NEW YORK – Volunteers of all ages joined forces again this year at St. Nicholas in Flushing to distribute traditional Thanksgiving foods to families who are unable to afford them.
On November 20, about 80 people, including many students of the two St. Nicholas schools, the William Spyropoulos Day School and the Stephen and Areti Cherpelis Greek Afternoon School, gathered on the parish premises where they sorted the various food items before distributing them as part of their annual Thanksgiving Food Drive.
Collectively, the community of St. Nicholas distributed food to 125 families in Ridgewood, Long Island City, Corona, and Sunnyside.
These families were chosen by public school counselors who are privy to the sensitive financial information of particular students and their families. The counselors gather this information through a highly confidential process and make recommendations based on their findings.
“This distribution is not based on national origin,” explains St. Nicholas’ presiding priest, Rev. Father Paul Palesty, stressing that most of these families, if not all, are not related to the Greek-American community.
“We, as a Christian parish, must do something to give back to the wider community. But it is not just food distribution. Schools are aware of our activity. It may be, for example, that over the course of the year, we may be approached by a student who may not have a coat for the winter,” says Fr. Palesty.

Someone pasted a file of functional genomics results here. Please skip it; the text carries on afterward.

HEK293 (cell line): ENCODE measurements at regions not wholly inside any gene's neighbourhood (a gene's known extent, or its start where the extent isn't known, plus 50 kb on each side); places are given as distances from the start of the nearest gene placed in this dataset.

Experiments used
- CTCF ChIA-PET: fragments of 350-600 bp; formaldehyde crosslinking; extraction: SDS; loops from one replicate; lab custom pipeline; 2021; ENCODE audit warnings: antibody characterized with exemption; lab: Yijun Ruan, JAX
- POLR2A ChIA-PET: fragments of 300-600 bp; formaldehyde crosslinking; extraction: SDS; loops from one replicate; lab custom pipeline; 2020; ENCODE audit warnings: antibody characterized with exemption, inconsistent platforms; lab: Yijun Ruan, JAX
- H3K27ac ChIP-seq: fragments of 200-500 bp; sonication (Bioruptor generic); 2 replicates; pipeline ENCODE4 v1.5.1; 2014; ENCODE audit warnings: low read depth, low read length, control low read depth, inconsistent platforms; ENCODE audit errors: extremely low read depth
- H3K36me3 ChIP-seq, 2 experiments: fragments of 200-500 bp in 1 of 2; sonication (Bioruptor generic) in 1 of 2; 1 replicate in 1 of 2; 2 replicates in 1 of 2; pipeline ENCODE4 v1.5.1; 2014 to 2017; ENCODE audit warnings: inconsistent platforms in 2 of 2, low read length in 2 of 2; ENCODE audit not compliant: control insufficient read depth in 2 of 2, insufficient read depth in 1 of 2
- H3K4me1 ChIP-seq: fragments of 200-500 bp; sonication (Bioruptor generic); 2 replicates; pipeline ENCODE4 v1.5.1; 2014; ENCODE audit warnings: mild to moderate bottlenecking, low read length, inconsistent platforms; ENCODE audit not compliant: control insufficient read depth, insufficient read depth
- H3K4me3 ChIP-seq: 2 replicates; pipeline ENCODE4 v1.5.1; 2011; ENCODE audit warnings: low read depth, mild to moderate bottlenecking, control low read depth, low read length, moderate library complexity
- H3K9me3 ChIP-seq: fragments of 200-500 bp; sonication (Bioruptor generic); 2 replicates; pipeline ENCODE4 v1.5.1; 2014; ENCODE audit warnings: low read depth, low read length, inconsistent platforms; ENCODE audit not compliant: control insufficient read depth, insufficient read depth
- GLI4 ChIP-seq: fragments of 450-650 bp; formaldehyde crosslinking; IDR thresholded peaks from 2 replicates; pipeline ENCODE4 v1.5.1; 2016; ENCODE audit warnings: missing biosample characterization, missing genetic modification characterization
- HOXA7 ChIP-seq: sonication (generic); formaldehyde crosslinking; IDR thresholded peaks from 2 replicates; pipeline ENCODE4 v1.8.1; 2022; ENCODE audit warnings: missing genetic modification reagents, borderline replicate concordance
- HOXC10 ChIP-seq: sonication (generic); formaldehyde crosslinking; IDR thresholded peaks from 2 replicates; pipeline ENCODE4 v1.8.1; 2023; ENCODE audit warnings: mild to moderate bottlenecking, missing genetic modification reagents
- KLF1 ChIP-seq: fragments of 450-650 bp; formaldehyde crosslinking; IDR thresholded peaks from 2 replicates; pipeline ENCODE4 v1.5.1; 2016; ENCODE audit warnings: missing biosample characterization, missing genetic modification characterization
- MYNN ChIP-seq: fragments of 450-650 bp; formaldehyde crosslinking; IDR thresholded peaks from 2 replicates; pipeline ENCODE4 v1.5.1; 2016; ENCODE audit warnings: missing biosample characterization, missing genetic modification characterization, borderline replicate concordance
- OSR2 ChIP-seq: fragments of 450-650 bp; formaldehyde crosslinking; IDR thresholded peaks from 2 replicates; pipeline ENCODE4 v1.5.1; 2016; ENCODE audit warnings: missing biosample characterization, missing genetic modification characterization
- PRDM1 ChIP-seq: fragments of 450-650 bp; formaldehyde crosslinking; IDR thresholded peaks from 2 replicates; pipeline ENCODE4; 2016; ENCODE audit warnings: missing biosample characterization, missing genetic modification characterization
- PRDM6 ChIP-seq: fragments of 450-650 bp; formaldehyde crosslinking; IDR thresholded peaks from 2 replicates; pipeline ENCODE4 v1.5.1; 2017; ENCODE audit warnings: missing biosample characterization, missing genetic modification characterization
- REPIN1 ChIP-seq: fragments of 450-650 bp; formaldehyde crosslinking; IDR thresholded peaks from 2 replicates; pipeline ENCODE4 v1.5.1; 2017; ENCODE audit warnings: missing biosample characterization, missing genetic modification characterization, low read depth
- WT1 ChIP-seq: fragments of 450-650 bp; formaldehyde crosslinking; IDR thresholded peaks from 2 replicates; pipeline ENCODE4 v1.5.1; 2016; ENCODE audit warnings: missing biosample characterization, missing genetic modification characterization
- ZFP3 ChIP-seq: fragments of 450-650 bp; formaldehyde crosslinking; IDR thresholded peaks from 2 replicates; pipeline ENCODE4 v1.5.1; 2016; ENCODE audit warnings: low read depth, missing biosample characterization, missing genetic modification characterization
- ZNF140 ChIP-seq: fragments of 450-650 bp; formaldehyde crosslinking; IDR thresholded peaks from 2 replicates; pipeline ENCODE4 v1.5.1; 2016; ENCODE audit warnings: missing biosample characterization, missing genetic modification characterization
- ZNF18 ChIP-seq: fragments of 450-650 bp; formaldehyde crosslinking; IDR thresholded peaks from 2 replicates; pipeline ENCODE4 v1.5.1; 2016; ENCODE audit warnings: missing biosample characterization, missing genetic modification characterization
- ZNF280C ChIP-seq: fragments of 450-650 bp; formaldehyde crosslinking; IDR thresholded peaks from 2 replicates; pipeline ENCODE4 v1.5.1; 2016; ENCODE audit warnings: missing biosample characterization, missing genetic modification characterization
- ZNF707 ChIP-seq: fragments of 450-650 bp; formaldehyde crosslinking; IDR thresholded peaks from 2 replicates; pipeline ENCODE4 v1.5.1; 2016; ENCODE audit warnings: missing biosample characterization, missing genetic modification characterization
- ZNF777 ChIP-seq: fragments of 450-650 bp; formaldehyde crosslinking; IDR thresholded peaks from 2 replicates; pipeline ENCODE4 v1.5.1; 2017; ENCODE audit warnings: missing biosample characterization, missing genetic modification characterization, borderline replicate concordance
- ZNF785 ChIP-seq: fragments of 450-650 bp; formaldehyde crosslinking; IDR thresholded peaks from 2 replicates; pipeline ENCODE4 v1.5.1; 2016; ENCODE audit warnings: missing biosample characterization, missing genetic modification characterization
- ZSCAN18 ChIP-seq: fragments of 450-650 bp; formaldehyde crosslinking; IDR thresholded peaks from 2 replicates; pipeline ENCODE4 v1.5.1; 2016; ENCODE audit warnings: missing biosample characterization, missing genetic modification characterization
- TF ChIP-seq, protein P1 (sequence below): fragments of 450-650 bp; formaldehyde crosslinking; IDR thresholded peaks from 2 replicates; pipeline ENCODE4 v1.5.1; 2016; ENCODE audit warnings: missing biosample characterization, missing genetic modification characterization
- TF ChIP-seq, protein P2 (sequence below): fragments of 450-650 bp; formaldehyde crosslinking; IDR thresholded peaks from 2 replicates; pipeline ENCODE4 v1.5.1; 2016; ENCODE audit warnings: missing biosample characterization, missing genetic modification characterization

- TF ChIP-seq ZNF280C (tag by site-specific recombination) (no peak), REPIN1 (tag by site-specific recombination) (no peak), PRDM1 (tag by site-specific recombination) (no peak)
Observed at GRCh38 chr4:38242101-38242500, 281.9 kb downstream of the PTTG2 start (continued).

The former president of the parish council, Larry Hotzoglou, said, “Food is a personal donation by the members of the St. Nicholas community, thus, it doesn’t burden the church’s central funds.”
In fact, the food was so plentiful that it filled six small trucks (rented by the parish council), enough to meet the needs of up to 8 people per family.
“Personally, I have been a part of this effort for the past 20 years; but St. Nicholas started it 40 years ago. It is important to help people who do not have basic things, which we may take for granted. For Christmas, we will be here and we will do exactly the same thing,” said Mr. Hotzoglou.
According to Fr. Palesty, the whole process is, among other things, a real “life lesson” for the young students and GOYA members, who come in contact with another facet of everyday life that, for some, is much more difficult than they could ever imagine.
“This driven youth develops feelings of love and solidarity. At the same time, however, our children understand that things in life are not always as they appear; they can be much more difficult. It’s a good lesson for the kids. They have been telling us that before they got involved with the project, they did not know there was so much need and misery right beside them,” said Fr. Palesty.
The presiding priest of St. Nicholas says it is important that the children have a “personal presence in the process.” He states that the other members of the community “also remain present throughout the process – they don’t just drop off the boxes and leave. Instead, it is important they come in contact with these people in need.”
Finally, it should be noted that any food that was not distributed would be collected by volunteers the following day and would be made available in the public schools.